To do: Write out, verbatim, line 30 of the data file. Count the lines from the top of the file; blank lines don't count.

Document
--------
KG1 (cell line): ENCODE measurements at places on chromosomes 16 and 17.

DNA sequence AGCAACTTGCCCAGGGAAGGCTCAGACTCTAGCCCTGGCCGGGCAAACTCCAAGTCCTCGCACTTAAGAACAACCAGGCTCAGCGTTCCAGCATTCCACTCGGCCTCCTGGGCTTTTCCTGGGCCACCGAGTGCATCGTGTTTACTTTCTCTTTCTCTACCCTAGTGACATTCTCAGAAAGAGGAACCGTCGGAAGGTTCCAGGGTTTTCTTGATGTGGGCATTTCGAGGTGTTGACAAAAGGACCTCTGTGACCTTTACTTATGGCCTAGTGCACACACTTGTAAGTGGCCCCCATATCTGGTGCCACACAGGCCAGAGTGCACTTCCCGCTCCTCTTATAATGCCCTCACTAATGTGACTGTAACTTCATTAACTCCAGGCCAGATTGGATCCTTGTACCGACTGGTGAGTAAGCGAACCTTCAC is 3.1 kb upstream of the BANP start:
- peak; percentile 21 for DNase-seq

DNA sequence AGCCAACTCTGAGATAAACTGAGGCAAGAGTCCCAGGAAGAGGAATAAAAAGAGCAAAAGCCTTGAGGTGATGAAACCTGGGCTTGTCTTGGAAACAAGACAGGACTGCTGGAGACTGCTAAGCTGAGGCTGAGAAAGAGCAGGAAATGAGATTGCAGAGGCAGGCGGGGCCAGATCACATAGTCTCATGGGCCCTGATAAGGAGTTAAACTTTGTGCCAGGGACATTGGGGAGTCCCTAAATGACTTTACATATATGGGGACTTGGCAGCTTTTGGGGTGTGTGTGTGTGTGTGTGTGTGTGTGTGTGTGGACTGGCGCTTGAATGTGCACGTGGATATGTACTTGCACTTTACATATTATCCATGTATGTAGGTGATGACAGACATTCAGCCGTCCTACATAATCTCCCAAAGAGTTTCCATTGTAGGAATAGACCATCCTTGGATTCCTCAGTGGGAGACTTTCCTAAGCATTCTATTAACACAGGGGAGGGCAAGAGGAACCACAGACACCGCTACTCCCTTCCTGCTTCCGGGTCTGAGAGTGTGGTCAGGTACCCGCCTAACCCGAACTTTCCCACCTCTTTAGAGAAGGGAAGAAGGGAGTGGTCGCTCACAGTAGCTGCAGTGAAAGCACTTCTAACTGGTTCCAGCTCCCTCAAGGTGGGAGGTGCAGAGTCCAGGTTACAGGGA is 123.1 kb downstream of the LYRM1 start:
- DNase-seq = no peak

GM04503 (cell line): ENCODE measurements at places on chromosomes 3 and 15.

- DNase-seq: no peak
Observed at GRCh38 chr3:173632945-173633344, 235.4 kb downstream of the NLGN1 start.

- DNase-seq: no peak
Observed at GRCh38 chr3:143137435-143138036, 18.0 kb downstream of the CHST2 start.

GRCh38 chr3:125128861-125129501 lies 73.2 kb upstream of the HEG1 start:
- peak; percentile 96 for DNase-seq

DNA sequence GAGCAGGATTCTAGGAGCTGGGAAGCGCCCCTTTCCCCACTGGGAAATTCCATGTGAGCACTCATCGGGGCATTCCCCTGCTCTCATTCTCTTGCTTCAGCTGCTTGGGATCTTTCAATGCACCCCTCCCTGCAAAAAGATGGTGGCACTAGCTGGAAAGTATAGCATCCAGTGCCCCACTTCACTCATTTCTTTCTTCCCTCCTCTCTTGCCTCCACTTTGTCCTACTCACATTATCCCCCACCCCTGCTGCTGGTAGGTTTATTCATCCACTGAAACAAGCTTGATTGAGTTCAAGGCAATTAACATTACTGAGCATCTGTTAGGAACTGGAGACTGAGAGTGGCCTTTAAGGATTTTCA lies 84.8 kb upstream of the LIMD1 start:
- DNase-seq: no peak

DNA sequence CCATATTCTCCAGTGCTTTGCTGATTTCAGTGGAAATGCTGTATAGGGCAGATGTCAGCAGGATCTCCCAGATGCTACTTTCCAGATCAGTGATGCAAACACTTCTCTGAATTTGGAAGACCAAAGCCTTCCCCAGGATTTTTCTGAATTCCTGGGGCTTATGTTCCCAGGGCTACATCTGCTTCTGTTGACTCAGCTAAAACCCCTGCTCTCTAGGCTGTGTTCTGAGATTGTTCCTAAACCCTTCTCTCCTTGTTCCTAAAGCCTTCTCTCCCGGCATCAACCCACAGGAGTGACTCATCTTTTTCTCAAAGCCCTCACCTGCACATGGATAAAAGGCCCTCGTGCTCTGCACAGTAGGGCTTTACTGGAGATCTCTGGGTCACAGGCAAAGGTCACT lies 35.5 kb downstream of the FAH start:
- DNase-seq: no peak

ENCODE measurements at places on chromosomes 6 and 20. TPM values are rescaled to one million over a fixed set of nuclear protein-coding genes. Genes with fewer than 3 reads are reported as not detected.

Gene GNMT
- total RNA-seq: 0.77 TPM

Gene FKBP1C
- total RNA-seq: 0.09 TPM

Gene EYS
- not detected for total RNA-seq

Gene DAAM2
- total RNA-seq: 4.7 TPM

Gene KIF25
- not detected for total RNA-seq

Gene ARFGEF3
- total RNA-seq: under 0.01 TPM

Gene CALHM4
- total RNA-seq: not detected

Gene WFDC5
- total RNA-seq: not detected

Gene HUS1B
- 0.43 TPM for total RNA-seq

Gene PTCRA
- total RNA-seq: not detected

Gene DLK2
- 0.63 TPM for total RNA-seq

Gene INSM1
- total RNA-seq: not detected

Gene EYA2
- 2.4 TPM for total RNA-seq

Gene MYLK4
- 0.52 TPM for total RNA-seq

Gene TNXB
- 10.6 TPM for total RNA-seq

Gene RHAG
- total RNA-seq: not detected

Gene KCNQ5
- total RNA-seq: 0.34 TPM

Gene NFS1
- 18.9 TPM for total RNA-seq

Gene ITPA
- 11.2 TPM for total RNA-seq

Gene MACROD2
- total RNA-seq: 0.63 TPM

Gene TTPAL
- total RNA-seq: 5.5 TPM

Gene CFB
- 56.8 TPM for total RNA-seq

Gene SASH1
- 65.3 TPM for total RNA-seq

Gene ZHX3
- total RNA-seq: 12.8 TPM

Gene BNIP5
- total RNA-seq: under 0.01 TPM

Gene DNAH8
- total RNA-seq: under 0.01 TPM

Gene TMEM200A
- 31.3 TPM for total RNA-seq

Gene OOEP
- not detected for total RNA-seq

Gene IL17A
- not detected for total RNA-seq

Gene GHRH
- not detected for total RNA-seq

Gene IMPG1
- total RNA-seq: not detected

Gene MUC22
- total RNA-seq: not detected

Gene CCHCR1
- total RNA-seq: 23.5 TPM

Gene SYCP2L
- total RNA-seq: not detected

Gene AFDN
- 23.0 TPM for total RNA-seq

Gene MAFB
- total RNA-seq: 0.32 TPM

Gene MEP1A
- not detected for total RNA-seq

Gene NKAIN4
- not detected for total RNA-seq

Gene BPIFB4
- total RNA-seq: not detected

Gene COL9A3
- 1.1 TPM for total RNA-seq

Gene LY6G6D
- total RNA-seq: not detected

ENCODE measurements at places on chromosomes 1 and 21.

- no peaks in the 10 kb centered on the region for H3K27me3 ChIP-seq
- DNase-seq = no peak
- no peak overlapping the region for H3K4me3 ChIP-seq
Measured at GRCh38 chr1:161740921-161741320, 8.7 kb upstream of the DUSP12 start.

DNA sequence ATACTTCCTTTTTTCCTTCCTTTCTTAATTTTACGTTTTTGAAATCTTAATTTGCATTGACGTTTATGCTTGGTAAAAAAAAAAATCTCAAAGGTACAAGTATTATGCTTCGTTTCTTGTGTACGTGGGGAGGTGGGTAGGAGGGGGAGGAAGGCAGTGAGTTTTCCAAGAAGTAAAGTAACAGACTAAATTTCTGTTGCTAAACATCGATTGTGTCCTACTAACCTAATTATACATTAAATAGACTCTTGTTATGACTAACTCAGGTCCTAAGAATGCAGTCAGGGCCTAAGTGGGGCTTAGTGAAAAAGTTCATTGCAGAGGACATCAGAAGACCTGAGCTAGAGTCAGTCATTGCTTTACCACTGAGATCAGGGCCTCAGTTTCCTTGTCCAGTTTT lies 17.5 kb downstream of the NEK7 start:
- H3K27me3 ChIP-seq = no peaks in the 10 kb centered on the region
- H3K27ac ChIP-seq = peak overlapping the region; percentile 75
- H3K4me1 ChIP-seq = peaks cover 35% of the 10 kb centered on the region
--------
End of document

Gene CALHM4